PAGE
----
Saturday, March 31, 12pm
The Hitchcock Center for the Environment was founded in 1962 to promote awareness and knowledge of the natural world and ecology. The Center is dedicated to providing programs and opportunities designed to increase the emotional connection between human beings and their environment as a way to address some of the pressing challenges that are currently threatening the natural world. By placing an emphasis on teaching children and young people, the Hitchcock Center aims to promote a deeper understanding of how ecosystems function, emphasize the importance of place, foster resilience, and model sustainability. To that end, in 2016, the Center opened the doors of its one-of-a-kind living building, which is one of the only net zero energy buildings on earth. The Hitchcock Center has given so much to the community, now is our chance to give something back at this special work day! Bring your tools and gloves and come help out with construction of a new nature play area. The Hitchcock Center for the Environment. 845 West Street, Amherst, MA (FREE)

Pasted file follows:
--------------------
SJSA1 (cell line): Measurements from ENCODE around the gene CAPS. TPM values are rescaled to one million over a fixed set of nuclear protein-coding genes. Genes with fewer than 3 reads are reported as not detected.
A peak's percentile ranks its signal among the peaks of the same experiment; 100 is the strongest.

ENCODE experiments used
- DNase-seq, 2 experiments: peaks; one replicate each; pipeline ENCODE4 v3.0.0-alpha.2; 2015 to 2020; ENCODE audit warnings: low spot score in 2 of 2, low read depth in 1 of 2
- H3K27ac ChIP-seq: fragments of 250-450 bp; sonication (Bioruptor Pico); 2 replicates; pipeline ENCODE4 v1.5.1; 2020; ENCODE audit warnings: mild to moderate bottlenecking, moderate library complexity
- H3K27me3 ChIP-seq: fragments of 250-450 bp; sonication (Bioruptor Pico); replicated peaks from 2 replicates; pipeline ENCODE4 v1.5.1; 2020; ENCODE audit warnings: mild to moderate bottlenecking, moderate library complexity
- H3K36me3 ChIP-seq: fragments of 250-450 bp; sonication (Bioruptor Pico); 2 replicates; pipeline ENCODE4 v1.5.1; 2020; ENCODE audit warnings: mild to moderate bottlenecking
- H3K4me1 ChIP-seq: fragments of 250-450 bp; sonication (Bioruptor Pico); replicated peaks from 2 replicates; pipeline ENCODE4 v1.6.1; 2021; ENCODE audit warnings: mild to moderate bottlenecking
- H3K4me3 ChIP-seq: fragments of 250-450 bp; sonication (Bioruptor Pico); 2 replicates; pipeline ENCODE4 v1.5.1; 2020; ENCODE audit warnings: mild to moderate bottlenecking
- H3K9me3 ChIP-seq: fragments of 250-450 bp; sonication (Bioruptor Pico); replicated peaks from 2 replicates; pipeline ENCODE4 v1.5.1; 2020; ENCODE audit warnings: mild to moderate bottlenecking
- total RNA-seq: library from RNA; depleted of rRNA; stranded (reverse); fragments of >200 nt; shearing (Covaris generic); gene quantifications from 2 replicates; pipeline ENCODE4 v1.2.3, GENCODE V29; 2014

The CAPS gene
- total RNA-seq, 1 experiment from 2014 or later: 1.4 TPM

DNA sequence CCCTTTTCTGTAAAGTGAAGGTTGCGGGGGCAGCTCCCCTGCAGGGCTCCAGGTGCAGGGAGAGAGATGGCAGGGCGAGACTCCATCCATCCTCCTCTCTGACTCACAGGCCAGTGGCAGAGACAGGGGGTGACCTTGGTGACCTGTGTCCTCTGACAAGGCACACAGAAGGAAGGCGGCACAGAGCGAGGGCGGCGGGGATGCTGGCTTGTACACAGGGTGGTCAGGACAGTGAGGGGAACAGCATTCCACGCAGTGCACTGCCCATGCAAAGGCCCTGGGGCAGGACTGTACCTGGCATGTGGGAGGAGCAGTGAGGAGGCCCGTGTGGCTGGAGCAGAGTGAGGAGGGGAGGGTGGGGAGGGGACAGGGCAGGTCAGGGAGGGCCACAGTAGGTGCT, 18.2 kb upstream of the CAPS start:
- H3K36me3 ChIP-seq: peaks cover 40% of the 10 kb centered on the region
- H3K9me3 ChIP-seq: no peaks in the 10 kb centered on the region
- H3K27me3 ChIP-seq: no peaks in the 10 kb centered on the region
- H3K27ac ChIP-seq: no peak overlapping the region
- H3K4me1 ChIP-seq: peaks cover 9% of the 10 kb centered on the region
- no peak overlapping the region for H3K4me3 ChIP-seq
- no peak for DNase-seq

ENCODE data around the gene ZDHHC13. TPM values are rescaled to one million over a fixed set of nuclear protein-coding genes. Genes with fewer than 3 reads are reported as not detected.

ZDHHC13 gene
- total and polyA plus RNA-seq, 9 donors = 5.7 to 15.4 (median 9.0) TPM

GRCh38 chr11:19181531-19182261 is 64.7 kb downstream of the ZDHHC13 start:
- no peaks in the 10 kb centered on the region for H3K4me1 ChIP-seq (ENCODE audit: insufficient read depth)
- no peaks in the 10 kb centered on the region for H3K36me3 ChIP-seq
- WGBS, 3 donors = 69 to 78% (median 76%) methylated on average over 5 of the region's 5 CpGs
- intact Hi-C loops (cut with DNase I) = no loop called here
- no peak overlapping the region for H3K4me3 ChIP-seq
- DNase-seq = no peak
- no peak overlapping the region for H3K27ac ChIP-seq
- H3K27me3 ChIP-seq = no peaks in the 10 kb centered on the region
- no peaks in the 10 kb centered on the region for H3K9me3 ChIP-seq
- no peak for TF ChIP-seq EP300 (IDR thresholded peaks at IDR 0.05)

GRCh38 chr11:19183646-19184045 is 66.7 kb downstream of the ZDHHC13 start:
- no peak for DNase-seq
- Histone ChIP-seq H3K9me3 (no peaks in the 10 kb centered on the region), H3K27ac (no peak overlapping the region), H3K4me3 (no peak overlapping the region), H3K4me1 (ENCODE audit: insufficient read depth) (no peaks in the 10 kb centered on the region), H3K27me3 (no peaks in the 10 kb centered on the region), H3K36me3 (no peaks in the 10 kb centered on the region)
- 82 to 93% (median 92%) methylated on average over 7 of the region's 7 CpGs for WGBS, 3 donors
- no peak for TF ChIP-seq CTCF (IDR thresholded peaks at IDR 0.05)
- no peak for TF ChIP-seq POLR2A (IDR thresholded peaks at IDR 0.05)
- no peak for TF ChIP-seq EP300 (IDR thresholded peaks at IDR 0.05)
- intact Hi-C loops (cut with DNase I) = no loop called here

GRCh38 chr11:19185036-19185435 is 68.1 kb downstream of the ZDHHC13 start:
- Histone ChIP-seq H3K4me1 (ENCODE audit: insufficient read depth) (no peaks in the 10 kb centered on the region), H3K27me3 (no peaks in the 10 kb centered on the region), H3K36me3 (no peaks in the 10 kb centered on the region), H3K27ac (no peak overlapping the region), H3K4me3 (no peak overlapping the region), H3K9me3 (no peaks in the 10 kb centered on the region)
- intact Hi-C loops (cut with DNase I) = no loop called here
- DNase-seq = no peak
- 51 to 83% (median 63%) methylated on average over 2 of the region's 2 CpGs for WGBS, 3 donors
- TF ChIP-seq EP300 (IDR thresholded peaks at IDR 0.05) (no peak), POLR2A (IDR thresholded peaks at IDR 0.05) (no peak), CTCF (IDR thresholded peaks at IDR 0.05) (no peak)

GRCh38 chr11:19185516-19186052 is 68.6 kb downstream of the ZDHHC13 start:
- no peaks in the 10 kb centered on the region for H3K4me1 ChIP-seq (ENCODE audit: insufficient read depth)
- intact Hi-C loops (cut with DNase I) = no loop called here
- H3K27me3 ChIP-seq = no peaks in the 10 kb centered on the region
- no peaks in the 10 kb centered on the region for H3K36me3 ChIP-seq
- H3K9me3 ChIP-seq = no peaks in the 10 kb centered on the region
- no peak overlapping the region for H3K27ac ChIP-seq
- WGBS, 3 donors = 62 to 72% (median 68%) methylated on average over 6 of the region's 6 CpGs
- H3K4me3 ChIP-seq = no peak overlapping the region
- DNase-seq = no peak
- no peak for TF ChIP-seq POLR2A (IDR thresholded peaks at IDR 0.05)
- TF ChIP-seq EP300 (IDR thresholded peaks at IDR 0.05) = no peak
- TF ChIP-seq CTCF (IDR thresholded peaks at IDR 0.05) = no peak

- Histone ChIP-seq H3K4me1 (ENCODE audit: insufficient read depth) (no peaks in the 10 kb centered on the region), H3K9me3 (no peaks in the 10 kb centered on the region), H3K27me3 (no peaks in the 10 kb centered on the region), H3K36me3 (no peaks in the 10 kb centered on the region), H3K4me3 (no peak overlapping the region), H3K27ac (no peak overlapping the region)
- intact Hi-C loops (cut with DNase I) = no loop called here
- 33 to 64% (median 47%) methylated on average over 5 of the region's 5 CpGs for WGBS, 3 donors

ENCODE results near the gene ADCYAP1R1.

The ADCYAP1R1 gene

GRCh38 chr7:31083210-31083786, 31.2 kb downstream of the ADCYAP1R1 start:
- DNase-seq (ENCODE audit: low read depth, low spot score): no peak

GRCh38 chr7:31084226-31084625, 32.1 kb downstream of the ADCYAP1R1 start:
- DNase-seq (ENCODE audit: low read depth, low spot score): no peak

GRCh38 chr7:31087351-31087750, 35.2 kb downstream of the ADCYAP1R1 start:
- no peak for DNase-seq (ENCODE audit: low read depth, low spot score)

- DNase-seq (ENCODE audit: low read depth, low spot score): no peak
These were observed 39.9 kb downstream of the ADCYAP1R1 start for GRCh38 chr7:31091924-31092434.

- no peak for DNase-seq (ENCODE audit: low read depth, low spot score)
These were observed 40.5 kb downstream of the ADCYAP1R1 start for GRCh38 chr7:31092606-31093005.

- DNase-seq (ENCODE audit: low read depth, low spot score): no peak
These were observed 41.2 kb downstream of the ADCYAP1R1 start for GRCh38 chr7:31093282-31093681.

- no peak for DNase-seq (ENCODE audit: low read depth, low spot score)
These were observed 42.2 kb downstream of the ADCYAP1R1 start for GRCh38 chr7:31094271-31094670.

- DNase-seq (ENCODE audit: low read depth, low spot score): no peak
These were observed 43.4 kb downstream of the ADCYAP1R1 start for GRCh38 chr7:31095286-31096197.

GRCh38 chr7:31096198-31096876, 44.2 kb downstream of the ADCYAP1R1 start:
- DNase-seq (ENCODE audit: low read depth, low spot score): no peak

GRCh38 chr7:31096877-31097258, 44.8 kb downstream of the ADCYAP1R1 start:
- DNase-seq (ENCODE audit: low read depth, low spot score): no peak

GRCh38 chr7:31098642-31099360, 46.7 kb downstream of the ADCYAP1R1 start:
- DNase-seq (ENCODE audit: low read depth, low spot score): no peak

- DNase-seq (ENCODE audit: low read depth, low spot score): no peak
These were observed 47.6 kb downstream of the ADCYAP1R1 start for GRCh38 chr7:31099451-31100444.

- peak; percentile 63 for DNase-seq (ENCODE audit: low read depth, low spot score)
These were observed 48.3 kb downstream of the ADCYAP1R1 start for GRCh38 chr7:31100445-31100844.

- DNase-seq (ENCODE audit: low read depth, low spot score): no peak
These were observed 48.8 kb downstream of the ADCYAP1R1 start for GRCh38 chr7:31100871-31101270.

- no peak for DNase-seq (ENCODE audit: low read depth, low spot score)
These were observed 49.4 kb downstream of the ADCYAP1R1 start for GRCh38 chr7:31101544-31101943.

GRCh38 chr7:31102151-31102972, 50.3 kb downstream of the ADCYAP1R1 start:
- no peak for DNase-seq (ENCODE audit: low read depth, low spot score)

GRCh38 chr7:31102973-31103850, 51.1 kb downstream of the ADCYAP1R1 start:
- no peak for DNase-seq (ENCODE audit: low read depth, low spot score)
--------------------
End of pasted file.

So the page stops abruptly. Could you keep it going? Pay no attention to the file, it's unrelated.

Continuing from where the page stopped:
Saturday, March 31, 1-4pm
The title of Mozart’s 1790 comic opera “Cosi fan tutte” is most commonly translated into English as “Women Are Like That.” Legend has it that Mozart had a strong dislike for the lead actress and wrote the part of Fiordiligi in such a way that required the actress to bob her head up and down like a chicken to make a fool out of her. While the play was very popular in 18th century Vienna, 19th and 20th century audiences found the plot to be risque and even immoral and as such was either not performed at all or was heavily edited. After World War II, however, the opera regained its popularity and is currently one of the most widely performed operas in the world. Come watch this high-definition screening of Cosi fan tutte, performed by the Metropolitan Opera. In this innovative production, the setting is changed to 1950s Coney Island! Mahaiwe Performing Arts Center. 14 Castle Street, Great Barrington, MA ($)

Saturday, March 31, 2-4pm